In a telling moment, after the band finished the Average White Band hit "Pick Up the Pieces," Starr said to the crowd, "I wish I had grown-up songs like that." And he had a point. Beyond the heavily George Harrison-influenced Starr solo hit "It Don't Come Easy" that kicked off the show, most of the selections from his songbook felt juvenile compared to the hits played by the rest of the band. While a Beatles throwaway like "Act Naturally" or even a classic like "Yellow Submarine" might induce nostalgic smiles, the songs don't really hold up well to 21st Century ears. And Starr's more recent solo work, including his tribute to Harrison "Never Without You," ode to his home town "Liverpool 8" and advice to the world "Choose Love," are so simplistic musically and on-the-nose lyrically that they have a child-like quality. Endearing, yes, but as I said, a little Ringo goes a long way.
Which is why the rock and roll revue format of the All-Starr Band makes for such a great show. You get your fix of seeing a living Beatle. You get to hear great songs like "It Don't Come Easy," "With a Little Help from My Friends," "Oh My My," "I Wanna Be Your Man" and "Photograph." But before you go into sugar shock from too much Ringo, someone else steps up to the microphone to sing a true rock hit.
Squier provided the old-fashioned, hard-rock element to the evening, leading the band through his hits "Lonely Is the Night" and "The Stroke," and offering a powerful acoustic version of his rocker "In the Dark." Not many people think of Squier as a guitar player, but he consistently offered dead-on licks to the night's songs. I espcially liked the kind of heavy, acidy sound he used while playing the chords to "Yellow Submarine." Winter nearly stole the show with his energetic performances of his hits "Free Ride" and "Frankenstein," as well as his backing instrumnetation, ranging from the atmospheric keyboards on Wright's "Dream Weaver" to the rocking saxophone on Hay's "Who Can It Be Now?" Winter's energy and playfullness was essential to the party vibe of the concert.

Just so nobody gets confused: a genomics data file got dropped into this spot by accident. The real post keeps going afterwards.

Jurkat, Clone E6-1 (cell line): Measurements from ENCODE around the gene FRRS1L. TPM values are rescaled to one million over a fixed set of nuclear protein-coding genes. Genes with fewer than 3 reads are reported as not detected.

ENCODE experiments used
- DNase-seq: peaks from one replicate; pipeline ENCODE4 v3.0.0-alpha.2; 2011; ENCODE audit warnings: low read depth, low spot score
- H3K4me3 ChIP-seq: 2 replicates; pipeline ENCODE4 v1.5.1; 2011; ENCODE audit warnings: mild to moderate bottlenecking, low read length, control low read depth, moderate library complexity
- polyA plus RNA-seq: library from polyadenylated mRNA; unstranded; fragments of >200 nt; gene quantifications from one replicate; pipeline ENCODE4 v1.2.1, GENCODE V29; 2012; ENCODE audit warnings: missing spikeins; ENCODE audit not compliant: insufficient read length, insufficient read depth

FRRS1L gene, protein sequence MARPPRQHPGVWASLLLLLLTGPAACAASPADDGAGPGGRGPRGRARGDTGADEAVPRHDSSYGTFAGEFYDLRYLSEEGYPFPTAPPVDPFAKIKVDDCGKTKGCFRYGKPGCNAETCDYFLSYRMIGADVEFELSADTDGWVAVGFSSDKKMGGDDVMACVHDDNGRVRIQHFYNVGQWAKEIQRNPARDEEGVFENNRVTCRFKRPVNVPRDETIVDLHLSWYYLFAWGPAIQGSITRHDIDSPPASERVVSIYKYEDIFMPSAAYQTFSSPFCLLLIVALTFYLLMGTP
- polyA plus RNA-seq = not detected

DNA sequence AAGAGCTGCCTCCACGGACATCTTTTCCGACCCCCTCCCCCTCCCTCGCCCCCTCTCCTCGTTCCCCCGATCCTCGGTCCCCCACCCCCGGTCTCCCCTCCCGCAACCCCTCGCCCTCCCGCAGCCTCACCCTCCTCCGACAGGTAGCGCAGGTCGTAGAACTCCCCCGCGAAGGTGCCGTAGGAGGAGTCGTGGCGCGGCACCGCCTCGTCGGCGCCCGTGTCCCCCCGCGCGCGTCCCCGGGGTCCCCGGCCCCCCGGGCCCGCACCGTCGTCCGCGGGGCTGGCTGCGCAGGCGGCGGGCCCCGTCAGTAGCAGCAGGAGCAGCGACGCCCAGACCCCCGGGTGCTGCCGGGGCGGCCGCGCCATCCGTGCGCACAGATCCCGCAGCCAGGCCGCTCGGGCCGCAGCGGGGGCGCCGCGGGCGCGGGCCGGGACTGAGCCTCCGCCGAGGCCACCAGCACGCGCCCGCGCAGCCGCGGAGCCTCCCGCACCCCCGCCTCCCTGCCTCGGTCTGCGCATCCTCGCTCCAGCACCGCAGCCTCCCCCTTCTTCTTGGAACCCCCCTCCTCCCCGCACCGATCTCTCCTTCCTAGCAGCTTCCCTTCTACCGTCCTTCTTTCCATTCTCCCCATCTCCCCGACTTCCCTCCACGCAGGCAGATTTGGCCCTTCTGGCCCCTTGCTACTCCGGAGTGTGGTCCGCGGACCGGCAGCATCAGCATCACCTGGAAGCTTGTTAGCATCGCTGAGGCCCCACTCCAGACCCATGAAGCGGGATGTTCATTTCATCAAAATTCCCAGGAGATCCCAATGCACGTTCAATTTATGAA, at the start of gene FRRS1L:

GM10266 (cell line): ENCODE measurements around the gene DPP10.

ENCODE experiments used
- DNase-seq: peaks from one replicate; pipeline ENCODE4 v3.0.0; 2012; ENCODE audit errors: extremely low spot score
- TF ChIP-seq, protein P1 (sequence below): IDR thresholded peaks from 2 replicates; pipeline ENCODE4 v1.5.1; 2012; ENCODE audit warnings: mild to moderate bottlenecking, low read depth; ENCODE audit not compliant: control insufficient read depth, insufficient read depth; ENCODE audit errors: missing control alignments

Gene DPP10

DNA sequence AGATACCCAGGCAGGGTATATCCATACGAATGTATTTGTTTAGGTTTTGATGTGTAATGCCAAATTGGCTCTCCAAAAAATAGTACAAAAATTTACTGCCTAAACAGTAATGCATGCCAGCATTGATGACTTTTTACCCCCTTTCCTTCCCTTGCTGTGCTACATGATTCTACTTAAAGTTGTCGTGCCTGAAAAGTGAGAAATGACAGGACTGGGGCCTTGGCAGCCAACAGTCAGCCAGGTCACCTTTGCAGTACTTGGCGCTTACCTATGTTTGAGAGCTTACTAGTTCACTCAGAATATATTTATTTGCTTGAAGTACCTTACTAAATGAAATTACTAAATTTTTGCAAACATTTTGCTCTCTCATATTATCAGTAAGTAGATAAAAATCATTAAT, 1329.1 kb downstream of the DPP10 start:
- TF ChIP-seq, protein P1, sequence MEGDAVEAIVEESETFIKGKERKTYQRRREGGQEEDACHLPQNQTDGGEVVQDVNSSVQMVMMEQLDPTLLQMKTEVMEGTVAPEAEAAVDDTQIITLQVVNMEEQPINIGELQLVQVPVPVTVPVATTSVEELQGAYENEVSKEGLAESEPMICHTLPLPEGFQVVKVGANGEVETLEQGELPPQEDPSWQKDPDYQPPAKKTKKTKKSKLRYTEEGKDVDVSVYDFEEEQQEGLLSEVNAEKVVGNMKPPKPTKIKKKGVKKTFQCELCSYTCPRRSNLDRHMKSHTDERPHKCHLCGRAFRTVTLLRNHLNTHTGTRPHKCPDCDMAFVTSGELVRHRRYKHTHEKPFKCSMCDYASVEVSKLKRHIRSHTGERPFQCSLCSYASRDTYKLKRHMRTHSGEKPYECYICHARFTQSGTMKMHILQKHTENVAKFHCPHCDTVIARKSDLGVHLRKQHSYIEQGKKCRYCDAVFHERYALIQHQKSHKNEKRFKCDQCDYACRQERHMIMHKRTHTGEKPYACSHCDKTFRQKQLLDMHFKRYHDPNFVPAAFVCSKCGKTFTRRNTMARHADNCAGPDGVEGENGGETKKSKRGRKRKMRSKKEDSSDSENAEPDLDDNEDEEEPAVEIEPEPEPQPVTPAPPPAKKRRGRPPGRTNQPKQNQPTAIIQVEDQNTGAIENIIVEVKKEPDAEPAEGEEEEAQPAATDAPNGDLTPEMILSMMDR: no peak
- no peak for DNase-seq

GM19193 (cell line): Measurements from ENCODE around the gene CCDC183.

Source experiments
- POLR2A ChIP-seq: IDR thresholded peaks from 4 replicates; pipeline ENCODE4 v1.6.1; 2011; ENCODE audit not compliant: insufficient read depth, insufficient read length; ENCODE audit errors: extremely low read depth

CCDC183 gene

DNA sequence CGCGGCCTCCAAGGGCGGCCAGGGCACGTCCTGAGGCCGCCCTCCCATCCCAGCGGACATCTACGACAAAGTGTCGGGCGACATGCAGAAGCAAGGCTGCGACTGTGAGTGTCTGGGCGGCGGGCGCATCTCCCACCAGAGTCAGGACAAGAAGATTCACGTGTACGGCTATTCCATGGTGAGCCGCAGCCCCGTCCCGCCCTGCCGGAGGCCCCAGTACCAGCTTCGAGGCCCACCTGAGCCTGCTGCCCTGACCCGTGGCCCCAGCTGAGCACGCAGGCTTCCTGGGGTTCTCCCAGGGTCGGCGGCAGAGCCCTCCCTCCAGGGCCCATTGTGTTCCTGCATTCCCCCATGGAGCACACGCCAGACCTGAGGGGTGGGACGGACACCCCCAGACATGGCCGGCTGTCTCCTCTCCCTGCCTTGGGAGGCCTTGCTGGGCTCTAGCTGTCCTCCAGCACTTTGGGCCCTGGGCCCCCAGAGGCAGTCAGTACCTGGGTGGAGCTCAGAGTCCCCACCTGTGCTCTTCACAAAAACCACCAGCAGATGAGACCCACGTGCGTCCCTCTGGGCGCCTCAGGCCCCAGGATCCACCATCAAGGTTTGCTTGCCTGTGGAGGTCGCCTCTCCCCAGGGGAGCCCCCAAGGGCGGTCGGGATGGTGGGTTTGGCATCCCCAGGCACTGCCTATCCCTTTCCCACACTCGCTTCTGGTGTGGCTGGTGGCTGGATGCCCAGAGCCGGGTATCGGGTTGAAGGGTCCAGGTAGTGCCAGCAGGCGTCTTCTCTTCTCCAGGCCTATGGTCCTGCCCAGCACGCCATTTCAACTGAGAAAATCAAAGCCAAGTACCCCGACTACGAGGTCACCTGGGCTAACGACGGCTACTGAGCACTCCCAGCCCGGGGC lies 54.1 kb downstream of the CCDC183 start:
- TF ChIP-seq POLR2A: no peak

I walked away thinking how much fun it would be to see Winter and/or Squier on their own. They both have proven the ability to headline, and they demonstrate it in the All-Starr Band.
Wright provided the Light FM portion of the evening, doing a good job on his easy listening singles "Dream Weaver" and "Love Is Alive." He told a neat little story about how he met Starr while playing on Harrison's "All Things Must Pass Album," and how "Dream Weaver" was inspired by a poem he read in India, having gone there thanks to Harrison's invite. Hay played the two best known hits by his old band Men at Work, a version of the reggae-inspired "Down Under" that removed the "inspired" part of the description from the equation and a faithful take on "Who Can It Be Now?" Hay's major contribution to the night's festivities was providing stellar background vocals, especially, at key times, adding some strength and resonance to Starr's thin crooning.